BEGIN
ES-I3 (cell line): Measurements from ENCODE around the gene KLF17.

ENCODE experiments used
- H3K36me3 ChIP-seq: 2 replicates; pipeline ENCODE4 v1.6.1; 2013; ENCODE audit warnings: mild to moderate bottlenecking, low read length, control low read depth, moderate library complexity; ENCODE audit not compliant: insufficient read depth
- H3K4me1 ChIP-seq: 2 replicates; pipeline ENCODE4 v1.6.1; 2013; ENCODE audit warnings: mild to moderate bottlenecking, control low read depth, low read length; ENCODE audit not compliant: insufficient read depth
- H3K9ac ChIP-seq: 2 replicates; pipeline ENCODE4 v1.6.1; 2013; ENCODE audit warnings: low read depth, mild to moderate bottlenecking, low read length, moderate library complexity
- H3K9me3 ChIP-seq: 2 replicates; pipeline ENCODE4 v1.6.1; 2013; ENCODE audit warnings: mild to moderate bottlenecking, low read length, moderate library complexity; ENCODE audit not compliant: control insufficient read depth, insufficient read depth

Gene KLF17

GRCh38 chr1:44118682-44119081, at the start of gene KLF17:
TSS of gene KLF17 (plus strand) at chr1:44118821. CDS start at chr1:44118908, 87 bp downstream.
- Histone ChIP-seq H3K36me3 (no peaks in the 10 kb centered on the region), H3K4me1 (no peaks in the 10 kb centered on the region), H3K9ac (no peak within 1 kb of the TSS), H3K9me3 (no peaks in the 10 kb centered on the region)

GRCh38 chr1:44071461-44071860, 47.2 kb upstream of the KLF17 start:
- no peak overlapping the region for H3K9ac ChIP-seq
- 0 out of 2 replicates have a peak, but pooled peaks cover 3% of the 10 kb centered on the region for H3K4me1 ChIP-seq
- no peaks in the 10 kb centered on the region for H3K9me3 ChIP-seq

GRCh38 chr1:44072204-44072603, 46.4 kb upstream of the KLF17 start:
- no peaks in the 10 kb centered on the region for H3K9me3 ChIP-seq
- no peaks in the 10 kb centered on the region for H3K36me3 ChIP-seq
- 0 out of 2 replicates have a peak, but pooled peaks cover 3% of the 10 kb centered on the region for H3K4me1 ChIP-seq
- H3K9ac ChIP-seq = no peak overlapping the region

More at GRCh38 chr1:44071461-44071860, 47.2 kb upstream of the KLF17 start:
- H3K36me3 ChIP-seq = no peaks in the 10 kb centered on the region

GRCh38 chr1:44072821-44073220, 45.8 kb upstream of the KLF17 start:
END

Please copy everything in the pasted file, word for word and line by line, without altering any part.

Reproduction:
ES-I3 (cell line): Measurements from ENCODE around the gene KLF17.

ENCODE experiments used
- H3K36me3 ChIP-seq: 2 replicates; pipeline ENCODE4 v1.6.1; 2013; ENCODE audit warnings: mild to moderate bottlenecking, low read length, control low read depth, moderate library complexity; ENCODE audit not compliant: insufficient read depth
- H3K4me1 ChIP-seq: 2 replicates; pipeline ENCODE4 v1.6.1; 2013; ENCODE audit warnings: mild to moderate bottlenecking, control low read depth, low read length; ENCODE audit not compliant: insufficient read depth
- H3K9ac ChIP-seq: 2 replicates; pipeline ENCODE4 v1.6.1; 2013; ENCODE audit warnings: low read depth, mild to moderate bottlenecking, low read length, moderate library complexity
- H3K9me3 ChIP-seq: 2 replicates; pipeline ENCODE4 v1.6.1; 2013; ENCODE audit warnings: mild to moderate bottlenecking, low read length, moderate library complexity; ENCODE audit not compliant: control insufficient read depth, insufficient read depth

Gene KLF17

GRCh38 chr1:44118682-44119081, at the start of gene KLF17:
TSS of gene KLF17 (plus strand) at chr1:44118821. CDS start at chr1:44118908, 87 bp downstream.
- Histone ChIP-seq H3K36me3 (no peaks in the 10 kb centered on the region), H3K4me1 (no peaks in the 10 kb centered on the region), H3K9ac (no peak within 1 kb of the TSS), H3K9me3 (no peaks in the 10 kb centered on the region)

GRCh38 chr1:44071461-44071860, 47.2 kb upstream of the KLF17 start:
- no peak overlapping the region for H3K9ac ChIP-seq
- 0 out of 2 replicates have a peak, but pooled peaks cover 3% of the 10 kb centered on the region for H3K4me1 ChIP-seq
- no peaks in the 10 kb centered on the region for H3K9me3 ChIP-seq

GRCh38 chr1:44072204-44072603, 46.4 kb upstream of the KLF17 start:
- no peaks in the 10 kb centered on the region for H3K9me3 ChIP-seq
- no peaks in the 10 kb centered on the region for H3K36me3 ChIP-seq
- 0 out of 2 replicates have a peak, but pooled peaks cover 3% of the 10 kb centered on the region for H3K4me1 ChIP-seq
- H3K9ac ChIP-seq = no peak overlapping the region

More at GRCh38 chr1:44071461-44071860, 47.2 kb upstream of the KLF17 start:
- H3K36me3 ChIP-seq = no peaks in the 10 kb centered on the region

GRCh38 chr1:44072821-44073220, 45.8 kb upstream of the KLF17 start: